Please note! Course description is confirmed for two academic years (1.8.2018-31.7.2020), which means that in general, e.g. Learning outcomes, assessment methods and key content stays unchanged. However, via course syllabus, it is possible to specify or change the course execution in each realization of the course, such as how the contact sessions are organized, assessment methods weighted or materials used.
At the end of the course, students will be familiar with (a) the basic facts about long-term economic growth, (b) the main theories for why some places grew rich while others did not, and (c) examples of empirical work attempting to test these theories. In addition, the course will provide historical perspective for understanding the causes and consequences of financial crises.
Schedule: 27.10.2020 - 08.12.2020
Teacher in charge (valid 01.08.2020-31.07.2022): Matti Sarvimäki
Teacher in charge (applies in this implementation): Matti Sarvimäki
Contact information for the course (applies in this implementation):
CEFR level (applies in this implementation):
Language of instruction and studies (valid 01.08.2020-31.07.2022):
Teaching language: English
Languages of study attainment: English
CONTENT, ASSESSMENT AND WORKLOAD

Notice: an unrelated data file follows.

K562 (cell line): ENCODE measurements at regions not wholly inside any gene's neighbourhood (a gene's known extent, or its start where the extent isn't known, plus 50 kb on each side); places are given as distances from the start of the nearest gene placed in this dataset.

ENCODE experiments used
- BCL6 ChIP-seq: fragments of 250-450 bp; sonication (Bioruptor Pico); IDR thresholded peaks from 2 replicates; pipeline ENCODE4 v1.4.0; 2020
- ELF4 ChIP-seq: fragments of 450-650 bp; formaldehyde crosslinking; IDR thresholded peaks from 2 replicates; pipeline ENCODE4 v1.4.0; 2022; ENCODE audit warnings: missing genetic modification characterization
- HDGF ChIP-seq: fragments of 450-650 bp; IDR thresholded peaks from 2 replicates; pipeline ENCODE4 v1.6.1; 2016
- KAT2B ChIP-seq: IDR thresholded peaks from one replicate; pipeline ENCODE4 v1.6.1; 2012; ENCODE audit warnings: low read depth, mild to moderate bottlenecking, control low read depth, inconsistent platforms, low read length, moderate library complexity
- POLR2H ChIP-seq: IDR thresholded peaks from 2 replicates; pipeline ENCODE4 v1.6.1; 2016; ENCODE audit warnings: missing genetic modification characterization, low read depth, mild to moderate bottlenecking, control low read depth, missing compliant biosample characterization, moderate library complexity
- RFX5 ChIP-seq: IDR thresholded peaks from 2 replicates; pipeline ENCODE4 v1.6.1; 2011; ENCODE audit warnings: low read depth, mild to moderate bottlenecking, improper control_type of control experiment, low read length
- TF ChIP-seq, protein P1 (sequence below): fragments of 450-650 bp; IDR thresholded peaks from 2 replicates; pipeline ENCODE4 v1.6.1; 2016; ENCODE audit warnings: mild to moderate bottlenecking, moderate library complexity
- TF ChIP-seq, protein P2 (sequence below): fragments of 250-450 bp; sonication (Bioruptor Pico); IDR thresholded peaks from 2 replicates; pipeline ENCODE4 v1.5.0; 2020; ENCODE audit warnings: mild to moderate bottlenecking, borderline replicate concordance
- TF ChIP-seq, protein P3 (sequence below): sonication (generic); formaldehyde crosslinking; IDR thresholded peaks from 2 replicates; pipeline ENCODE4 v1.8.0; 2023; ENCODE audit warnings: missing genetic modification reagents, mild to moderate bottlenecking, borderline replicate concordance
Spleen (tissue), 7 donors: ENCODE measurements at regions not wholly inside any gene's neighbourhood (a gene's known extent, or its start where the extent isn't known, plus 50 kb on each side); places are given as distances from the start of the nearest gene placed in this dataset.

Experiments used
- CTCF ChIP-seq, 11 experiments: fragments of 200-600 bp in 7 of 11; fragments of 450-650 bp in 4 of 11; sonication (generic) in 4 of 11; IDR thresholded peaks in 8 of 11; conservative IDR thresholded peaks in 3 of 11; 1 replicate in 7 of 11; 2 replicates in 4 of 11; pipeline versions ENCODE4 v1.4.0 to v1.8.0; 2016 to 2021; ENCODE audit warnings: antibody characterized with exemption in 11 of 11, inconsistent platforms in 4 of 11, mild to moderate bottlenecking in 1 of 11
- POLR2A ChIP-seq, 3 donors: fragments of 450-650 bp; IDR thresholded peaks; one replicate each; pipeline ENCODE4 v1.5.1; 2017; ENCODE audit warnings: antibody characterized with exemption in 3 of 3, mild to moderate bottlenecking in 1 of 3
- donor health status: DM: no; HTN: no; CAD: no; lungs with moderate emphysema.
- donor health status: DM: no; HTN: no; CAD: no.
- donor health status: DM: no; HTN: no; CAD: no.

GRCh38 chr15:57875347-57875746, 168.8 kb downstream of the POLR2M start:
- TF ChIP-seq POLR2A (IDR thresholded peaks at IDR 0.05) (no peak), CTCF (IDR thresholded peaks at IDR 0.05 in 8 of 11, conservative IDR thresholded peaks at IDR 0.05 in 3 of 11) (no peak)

This course documents and explains the history of economic growth. Topics discussed include technological and financial innovation, political and economic institutions, industrialization, international trade, social mobility and inequality. We discuss how cross-country differences in economic development have been explained by differences in geography, culture, institutions and luck, and review work assessing the empirical relevance of these explanations. We also cover research on financial crises and the industrial revolution.
Assessment Methods and Criteria
- Assignments (50% of the final marking)
- Final exam (50% of the final marking)
- Lectures: 26 h
- Independent study: 130 h
- Exam: 4 h
Materials covered in the lectures and readings assigned in the course
Students greatly benefit from taking Applied Microeconometrics I (31E00910) before attending the course. Minimum requirement is basic understanding of statistical methods at the level of Principles of Empirical Analysis (ECON-A3000), Econometrics (ECON-C4100) or equivalent.
SDG: Sustainable Development Goals
8 Decent Work and Economic Growth
- Teacher: Matti Sarvimäki